The Red Lion Hotel on the River in Jantzen Beach on the banks of the Columbia River was headquarters for the American Amateur Press Association's 2007 convention, held from Sunday, August 19, through Tuesday, August 21.
Convention Chairman Ivan Snyder welcomed nearly 40 participants, who socialized, discussed amateur journalism affairs, toured points of interest, and heard about recent awards.
Sunday, August 19
By Sunday afternoon most of the folks who pre-registered found the welcoming table in the lobby and received a packet chock full of information about Portland, plus a copy of Roy Paul Nelson's book The Cartoonist.
More than twenty folks found their way to Chang's Mongolian Grill for the traditional Charlie Bush Chinese dinner. At this restaurant, diners fill their bowls with their own selections of raw meats, vegetables, and sauces, then hand the contents to a chef for cooking.
After returning to the hotel after dinner, many conventioneers took advantage of the hospitality suite to continue their conversations.
Monday, August 20
|Ivan Snyder called the opening session to order at 9:18 Monday morning. He read greeting from several members who could not attend: Russell & Delores Miller and Roy Paul Nelson. He announced that Marge Adams Petrone Limerick Contest entries needed be submitted to the judges (Jiyani Lawson, Jack Scott, and Dave Tribby) by 11:30 am on Tuesday.|
|Ivan called upon officers to give their reports, starting with "Doctor" Lee Hawes (who replied, "I don't do prescriptions!").|
First Vice President Dave Tribby suggested members review the AAPA Web site and pass on suggestions to make it a more effective recruiting tool. Last year the home page was reorganized to highlight information of interest to potential recruits. Dave observed that personal contacts, such as Lee Hawes has made with his writing friends, have been much more effective at recruiting than a classified ad purchased in a home schooling magazine. He hoped the amendment dropping the credential requirement would pass, removing a barrier for people filling out an application.
Secretary-Treasurer Ken Rystrom provided a written report summarizing the change in the membership totals and treasury balance over the past year. From August 2006 through July 2007, there were 31 new members, 4 reinstatements, 33 expirations, and 7 deaths, taking the membership total from 261 (including 32 household members) to 256 (and 33). The treasury remains in good shape, mainly due to donations made by members.
Official Editor Sean Donnelly thanked Ken Rystrom for his prompt reports, and Roy Paul Nelson for his timely reviews. Needing to produce an issue every other month keeps Sean in the AAPA loop. Leland Hawes has been Sean's anonymous co-editor, soliciting many of the published articles.
Mailer Jack Scott described his drive to Columbus (from Mt. Vernon), Ohio, to learn about recent Postal Service changes. One actually made the job easier: dropping the requirement for putting rubber bands around every ten bundles. (Jack donated a large box of large rubber bands to the auction.) All international mail now goes via air mail, pushing up AAPA's costs. Jack sends out about thirty sample bundles per year, if you know someone who might be interested please pass the name on to Jack.
At the conclusion of the reports, Ivan asked everyone to introduce themselves. He then asked if anyone had a topic related to AAPA not on the agenda that should be addressed.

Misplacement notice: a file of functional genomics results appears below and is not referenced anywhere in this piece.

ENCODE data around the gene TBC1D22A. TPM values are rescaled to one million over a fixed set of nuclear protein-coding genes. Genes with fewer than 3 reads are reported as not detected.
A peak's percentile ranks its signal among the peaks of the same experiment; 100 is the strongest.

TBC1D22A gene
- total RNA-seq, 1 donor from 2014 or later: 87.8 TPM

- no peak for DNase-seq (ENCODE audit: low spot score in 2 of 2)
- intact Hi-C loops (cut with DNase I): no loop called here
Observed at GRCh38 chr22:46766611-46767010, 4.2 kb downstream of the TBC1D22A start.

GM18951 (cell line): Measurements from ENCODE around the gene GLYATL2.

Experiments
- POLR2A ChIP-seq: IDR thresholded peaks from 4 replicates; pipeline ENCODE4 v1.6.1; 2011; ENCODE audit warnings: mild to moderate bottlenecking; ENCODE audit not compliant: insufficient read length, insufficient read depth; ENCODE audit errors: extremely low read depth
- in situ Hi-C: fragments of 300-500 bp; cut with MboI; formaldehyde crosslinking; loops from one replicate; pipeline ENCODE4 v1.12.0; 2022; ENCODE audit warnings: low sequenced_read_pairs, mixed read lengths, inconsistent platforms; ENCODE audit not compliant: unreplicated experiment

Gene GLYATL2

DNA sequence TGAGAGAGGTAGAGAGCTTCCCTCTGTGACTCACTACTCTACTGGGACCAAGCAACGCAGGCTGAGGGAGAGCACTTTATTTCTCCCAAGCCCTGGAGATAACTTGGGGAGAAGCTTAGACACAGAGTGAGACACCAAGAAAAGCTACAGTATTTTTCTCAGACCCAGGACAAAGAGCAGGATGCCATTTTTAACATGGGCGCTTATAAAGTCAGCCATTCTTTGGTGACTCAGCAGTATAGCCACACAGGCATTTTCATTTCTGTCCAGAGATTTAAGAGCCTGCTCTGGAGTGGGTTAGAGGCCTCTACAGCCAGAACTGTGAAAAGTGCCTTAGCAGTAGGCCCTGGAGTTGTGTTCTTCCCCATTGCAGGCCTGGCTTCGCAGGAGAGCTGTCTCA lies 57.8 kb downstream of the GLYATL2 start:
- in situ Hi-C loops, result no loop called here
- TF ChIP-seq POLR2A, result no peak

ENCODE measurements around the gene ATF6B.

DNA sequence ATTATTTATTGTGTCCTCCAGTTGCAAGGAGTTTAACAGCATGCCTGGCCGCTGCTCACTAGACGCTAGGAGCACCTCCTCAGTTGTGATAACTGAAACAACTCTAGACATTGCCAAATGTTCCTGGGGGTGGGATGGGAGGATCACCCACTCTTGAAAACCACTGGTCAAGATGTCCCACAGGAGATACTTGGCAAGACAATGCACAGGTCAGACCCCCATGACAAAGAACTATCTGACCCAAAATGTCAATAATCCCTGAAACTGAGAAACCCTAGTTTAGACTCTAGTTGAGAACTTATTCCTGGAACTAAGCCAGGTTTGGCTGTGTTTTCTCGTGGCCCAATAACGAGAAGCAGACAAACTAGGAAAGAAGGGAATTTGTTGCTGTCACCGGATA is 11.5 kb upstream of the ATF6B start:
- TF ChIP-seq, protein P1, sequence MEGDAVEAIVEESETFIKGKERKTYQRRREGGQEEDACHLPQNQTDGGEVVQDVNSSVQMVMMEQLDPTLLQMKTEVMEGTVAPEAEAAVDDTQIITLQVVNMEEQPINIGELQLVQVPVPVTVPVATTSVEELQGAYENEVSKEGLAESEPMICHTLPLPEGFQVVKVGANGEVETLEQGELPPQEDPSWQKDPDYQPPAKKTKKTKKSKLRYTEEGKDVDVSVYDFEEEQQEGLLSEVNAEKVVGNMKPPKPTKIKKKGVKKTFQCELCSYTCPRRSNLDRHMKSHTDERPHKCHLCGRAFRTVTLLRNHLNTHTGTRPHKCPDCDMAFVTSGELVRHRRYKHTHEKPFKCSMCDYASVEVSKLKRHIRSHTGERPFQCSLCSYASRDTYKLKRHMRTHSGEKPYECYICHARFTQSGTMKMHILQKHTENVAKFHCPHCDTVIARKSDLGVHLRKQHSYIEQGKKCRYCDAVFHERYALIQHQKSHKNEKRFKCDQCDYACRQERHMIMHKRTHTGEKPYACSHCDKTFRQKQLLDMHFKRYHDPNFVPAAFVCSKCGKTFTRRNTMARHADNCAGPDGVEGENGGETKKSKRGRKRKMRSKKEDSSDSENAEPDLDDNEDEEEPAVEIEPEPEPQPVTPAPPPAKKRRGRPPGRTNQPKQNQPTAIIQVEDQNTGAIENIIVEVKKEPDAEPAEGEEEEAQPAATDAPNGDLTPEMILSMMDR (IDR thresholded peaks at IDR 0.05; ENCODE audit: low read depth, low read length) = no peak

George Hamilton rose and asked AAPA members to consider how we might work together with other hobby groups. Aren't there activities that could be coordinated, increasing results by reducing duplicated effort? Today, AAPA has the membership and NAPA has the money. (The Amalgamated seems to have the most activity.) He recalled a coordinating committee he proposed in the mid-1990s, but foot dragging by NAPA leaders of that era kept anything from happening. Perhaps the time has come to try again.
Ivan pointed out printed copies of AAPA e-journals available for reading on a table at the front of the room for anyone who had not yet seen them.
Following a short break, Ivan introduced J. Damien Diachenko, who spoke on the subject "Journal Design." Joe handed out a brochure dealing he produced for the convention, dealing with one idea per page. He then discussed each idea in detail.
Following Joe's talk, members broke for lunch and then at 1 pm reassembled in front of the hotel for a bus trip to downtown Portland.
First stop: headquarters of the Independent Publishing Resource Center (IPRC) where the group got to see the facilities that assist people who want to turn out small magazines. Computer and letterpress equipment were both present, as well as a library and the tools needed to create a zine. The visitors had the opportunity to chat with a zine publisher who was in the midst of a press run. (Jiyani Lawson later signed Heather Lane up as a member.)
As they finished looking over the IRPC, members walked around the corner to Powell's City of Books, a large store selling both new and used books.
The bus returned to the hotel in time for people to form informal groups and go to one of the nearby restaurants for dinner.
A little after 7 pm, Dean Rea introduced the evening's
speaker, William Sullivan. Dean met William
while working at the Eugene Register-Guard in the
mid-1980s. William, a freelance writer, pitched the idea of
a series of dispatches from a backpacking trip across Oregon's
wilderness. Those articles from his 1,300 mile trek were
popular with readers and formed the basis of his first book,
Listening for Coyote.
The topic for William's slide show, Hiking Oregon's History, came from his book by the same name. He told stories tied to Oregon, ranging from ancient native myths to a Japanese bombing during World War II. He had pictures to illustrate each story, along with maps to show locations. William donated a copy of the book for the AAPA auction.
Following the question & answer period after William's talk, members made their way to the hospitality suite for more socializing and snacks.
Tuesday, August 21
Tuesday morning's session started shortly after 9 o'clock with Jiyani Lawson teaching "Glueless, Stitchless Bookbinding." Participants found packages of paper (both text and cover stock) on the tables, along with tools such as razor blades and rulers. Jiyani showed how to fold, slit, and combine the text paper into a signature, then add a cover -- again by folding, slitting, and working one side of the paper through the hole cut through another. Most of the students eventually caught on to the technique, and many of the completed books didn't look too bad.